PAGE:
Researchers work to develop a new artificial leaf that is cost effective and efficient
Researchers from the Lawrence Berkeley National Laboratory are working to develop a new artificial leaf that may be able to convert solar power into fuel with a high energy density. Artificial leaves have become quite popular in the scientific community as they provide a way to effectively mimic the process of photosynthesis. Mimicking this natural process is often cited as a major scientific breakthrough and a stepping stone toward a future where renewable energy is more efficiently produced and used.
Leaf can use solar power to produce hydrogen gas
The artificial leaf from the Lawrence Berkeley National Laboratory is designed to capture sunlight and produce electrical power. This electricity is then used to produce hydrogen gas. Hydrogen is becoming a very popular form of energy, especially when it comes to clean transportation, but the hydrogen produced by the artificial leaf will act as a storage medium. The leaf is meant to store solar energy as hydrogen, which can be used later to produce electricity.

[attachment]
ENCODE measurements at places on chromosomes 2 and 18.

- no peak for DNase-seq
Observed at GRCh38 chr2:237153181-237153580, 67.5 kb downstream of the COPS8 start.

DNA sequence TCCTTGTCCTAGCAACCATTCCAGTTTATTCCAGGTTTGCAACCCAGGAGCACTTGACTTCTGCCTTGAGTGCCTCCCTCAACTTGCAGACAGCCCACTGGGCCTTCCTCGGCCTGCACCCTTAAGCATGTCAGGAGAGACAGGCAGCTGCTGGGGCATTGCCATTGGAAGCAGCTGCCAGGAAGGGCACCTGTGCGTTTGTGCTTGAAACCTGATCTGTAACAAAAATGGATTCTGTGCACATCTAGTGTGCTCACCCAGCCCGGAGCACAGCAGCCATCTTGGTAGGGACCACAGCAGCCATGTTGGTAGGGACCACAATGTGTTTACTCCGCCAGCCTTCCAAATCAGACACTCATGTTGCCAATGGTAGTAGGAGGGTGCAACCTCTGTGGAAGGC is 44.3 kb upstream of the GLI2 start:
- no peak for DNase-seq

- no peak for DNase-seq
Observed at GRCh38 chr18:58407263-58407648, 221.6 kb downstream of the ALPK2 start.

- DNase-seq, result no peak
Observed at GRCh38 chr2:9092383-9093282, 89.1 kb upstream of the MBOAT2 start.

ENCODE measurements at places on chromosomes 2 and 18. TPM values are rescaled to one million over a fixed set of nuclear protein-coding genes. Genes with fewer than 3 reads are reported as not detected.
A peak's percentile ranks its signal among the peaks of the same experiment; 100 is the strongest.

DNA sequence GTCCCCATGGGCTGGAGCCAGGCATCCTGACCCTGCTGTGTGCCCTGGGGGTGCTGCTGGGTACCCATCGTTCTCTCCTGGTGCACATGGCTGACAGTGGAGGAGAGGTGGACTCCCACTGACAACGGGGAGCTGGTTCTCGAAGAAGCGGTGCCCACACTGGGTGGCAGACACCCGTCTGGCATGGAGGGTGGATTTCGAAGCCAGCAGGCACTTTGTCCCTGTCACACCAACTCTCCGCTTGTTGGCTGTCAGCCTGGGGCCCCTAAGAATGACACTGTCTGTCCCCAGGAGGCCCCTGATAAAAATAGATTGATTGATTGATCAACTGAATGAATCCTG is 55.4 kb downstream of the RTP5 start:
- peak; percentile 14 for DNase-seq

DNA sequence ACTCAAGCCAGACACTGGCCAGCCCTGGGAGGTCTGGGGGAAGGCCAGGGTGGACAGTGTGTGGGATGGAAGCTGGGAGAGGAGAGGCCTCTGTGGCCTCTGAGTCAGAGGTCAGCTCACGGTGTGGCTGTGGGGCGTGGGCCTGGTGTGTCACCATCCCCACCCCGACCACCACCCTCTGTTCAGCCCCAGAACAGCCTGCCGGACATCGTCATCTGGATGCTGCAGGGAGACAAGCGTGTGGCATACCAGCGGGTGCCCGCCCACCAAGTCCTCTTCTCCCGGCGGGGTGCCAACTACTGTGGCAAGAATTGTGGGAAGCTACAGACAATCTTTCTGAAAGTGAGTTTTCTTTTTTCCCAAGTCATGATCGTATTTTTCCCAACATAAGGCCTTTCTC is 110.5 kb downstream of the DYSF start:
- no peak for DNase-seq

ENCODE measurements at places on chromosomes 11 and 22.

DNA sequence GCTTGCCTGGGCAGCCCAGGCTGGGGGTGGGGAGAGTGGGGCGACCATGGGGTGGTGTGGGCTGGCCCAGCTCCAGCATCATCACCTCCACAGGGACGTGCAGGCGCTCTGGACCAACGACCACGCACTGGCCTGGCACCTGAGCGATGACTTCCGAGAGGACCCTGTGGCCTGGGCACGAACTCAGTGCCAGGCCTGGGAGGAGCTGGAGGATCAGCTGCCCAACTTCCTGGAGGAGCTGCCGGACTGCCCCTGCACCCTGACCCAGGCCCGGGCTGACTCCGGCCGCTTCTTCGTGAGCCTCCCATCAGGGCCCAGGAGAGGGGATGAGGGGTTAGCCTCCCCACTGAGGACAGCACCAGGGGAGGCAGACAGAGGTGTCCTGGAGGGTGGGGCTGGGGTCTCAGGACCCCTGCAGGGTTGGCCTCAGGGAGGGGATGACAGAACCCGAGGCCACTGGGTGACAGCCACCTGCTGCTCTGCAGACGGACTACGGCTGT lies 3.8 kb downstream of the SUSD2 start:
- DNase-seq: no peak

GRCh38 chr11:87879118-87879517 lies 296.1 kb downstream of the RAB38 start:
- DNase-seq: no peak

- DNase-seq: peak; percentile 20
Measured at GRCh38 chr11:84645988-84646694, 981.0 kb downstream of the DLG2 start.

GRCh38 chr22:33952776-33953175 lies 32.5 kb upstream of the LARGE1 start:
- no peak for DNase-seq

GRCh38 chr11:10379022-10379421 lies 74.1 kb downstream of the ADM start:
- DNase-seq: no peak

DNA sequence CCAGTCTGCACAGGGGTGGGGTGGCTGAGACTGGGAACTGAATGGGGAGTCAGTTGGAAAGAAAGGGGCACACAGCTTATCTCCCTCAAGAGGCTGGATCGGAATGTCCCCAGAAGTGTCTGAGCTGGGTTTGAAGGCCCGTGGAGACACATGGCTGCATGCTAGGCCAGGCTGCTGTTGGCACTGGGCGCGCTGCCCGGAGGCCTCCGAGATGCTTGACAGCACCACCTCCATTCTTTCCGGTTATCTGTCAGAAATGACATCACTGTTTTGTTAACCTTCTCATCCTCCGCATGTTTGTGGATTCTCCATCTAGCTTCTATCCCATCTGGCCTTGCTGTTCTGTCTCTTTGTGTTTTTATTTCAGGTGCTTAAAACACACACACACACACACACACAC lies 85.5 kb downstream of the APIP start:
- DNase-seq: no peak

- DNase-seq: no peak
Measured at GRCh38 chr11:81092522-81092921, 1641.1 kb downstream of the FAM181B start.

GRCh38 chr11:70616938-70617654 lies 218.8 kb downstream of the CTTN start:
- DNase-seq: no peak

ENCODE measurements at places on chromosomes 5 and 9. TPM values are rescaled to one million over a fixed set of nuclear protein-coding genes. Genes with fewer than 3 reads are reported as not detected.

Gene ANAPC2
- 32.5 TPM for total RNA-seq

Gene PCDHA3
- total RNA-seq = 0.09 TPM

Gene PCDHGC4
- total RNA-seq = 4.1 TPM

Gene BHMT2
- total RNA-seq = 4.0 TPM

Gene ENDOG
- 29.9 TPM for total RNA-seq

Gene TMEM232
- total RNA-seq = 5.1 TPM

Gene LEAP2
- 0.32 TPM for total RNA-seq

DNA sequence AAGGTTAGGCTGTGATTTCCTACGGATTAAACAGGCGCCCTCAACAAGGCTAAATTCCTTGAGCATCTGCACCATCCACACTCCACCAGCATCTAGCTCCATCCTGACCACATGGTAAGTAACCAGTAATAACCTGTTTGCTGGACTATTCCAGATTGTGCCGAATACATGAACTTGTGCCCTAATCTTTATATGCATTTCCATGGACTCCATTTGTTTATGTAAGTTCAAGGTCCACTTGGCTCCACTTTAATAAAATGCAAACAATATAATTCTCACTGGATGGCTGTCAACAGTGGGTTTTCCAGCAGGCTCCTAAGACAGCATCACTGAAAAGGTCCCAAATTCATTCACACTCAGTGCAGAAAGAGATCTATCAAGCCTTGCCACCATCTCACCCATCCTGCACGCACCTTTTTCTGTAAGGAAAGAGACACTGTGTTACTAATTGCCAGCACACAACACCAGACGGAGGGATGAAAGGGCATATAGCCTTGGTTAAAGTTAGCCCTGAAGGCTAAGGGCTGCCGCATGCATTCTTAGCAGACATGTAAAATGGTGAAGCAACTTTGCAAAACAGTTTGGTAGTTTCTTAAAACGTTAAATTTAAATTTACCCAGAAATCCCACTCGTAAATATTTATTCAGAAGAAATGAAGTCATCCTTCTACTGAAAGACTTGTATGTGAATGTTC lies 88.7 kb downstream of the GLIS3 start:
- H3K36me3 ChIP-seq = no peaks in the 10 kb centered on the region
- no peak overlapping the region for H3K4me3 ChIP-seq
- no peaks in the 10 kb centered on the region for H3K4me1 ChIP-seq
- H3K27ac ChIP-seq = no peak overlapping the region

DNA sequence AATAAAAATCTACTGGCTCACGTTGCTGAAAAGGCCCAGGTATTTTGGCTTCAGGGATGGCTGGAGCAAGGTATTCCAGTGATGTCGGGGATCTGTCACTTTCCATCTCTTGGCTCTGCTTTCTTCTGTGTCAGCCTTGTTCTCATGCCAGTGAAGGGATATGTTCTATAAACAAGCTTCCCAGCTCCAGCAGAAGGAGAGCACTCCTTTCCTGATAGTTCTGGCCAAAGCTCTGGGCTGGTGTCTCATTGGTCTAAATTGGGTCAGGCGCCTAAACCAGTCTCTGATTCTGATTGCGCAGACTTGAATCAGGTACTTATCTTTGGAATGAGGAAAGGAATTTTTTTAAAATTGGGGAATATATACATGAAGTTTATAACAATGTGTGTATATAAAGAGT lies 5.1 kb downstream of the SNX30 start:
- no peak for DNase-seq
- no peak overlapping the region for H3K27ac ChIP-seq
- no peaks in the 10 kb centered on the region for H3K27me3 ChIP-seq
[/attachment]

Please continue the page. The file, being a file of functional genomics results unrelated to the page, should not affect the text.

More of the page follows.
Researchers aim to make a cost effective energy production system
The research team has focused on using materials that are both cost effective and capable of producing efficient chemical reactions. When it comes to renewable energy and storage, cost is often a challenge that is difficult to overcome. If costs are too high, clean energy loses traction with those that would support it. Because of the expensive nature of clean technology and energy research, progress toward making clean power more affordable and efficient has been slow.
Energy storage remains a costly and problematic issue
Solar power and hydrogen fuel may go hand-in-hand. Most conventional methods of producing hydrogen are based on the use of fossil-fuels. This makes hydrogen somewhat unattractive to those interested in renewable energy. By tapping into the power of sunlight, producing hydrogen becomes more environmentally friendly while also becoming more cost effective. It may be years before the artificial leaf developed by the Lawrence Berkeley National Laboratory sees any practical use, but it has provided researchers some insight into the problems facing efficient energy production and storage.